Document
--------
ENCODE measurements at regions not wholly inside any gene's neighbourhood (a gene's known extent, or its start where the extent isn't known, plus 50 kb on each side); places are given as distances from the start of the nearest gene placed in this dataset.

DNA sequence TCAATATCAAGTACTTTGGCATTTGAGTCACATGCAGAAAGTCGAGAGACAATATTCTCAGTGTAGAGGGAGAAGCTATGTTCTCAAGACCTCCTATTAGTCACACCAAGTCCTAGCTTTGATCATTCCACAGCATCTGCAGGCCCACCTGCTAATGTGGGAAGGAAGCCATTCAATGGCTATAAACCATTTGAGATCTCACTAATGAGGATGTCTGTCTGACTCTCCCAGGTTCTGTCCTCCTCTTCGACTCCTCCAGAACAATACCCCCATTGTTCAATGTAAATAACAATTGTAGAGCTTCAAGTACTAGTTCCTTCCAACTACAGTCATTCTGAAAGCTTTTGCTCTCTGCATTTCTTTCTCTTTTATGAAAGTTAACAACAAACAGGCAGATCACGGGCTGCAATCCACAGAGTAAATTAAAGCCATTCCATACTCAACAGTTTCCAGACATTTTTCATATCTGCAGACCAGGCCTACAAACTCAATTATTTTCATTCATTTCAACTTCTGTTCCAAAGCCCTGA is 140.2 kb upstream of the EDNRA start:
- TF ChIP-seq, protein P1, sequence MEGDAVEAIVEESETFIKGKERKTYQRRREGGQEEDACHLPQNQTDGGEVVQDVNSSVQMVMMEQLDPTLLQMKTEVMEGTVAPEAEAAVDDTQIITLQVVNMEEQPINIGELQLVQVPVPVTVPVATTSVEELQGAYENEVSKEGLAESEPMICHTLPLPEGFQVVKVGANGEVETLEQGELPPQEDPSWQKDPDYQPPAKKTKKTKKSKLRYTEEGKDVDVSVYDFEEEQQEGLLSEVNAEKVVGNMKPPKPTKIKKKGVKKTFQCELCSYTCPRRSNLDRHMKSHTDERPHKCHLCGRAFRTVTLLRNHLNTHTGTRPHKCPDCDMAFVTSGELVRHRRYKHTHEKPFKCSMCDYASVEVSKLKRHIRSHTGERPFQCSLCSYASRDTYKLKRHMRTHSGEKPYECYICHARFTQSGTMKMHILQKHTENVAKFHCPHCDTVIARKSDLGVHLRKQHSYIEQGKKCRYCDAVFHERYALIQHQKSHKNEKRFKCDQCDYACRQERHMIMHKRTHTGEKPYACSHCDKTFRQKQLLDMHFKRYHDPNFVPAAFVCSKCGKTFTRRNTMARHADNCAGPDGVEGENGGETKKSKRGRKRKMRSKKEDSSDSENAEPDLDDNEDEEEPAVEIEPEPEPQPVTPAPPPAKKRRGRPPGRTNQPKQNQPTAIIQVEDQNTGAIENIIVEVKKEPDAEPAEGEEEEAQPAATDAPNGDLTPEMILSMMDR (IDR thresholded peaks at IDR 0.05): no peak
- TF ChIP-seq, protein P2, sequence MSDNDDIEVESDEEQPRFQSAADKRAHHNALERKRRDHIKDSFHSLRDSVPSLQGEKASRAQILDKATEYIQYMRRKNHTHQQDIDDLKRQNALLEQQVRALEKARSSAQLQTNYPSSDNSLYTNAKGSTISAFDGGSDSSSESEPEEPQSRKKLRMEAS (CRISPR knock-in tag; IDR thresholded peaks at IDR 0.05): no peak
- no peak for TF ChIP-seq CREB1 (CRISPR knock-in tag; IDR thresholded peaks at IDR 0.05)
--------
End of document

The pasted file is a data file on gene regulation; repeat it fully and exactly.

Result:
ENCODE measurements at regions not wholly inside any gene's neighbourhood (a gene's known extent, or its start where the extent isn't known, plus 50 kb on each side); places are given as distances from the start of the nearest gene placed in this dataset.

DNA sequence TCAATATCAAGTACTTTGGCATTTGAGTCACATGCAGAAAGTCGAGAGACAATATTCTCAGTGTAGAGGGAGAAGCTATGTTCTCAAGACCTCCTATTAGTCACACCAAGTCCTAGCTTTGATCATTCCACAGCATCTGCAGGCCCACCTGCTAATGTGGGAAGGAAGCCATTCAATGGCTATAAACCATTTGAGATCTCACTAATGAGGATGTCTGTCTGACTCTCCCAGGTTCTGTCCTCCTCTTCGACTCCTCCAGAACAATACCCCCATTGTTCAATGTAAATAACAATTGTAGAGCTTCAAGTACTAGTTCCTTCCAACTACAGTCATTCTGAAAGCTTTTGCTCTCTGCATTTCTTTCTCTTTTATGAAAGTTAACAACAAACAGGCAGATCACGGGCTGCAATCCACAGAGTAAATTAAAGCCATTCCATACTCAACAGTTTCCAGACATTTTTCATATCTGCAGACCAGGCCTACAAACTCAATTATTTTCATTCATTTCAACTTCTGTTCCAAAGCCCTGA is 140.2 kb upstream of the EDNRA start:
- TF ChIP-seq, protein P1, sequence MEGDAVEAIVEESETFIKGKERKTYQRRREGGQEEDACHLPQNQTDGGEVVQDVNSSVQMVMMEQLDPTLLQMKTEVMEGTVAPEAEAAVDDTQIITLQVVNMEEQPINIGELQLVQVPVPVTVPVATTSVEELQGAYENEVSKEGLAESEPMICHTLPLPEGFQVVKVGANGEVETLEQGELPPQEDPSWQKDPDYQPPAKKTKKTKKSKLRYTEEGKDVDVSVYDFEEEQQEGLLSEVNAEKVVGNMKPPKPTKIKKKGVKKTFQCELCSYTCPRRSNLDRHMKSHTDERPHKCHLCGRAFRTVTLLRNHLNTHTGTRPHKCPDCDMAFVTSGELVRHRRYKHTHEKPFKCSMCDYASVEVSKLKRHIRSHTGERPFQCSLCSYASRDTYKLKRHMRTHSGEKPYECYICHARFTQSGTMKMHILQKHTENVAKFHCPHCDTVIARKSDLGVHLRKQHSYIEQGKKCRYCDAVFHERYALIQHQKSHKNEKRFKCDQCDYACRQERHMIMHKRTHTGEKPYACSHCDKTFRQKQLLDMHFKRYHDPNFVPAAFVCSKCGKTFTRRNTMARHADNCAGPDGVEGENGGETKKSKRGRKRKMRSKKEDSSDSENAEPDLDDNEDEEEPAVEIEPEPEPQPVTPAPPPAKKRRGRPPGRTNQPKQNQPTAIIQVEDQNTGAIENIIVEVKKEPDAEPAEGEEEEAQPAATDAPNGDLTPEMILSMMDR (IDR thresholded peaks at IDR 0.05): no peak
- TF ChIP-seq, protein P2, sequence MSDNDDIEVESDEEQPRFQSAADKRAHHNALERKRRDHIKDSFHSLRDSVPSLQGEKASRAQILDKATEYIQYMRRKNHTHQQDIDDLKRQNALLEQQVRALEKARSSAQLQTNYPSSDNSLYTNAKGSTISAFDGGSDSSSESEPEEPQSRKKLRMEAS (CRISPR knock-in tag; IDR thresholded peaks at IDR 0.05): no peak
- no peak for TF ChIP-seq CREB1 (CRISPR knock-in tag; IDR thresholded peaks at IDR 0.05)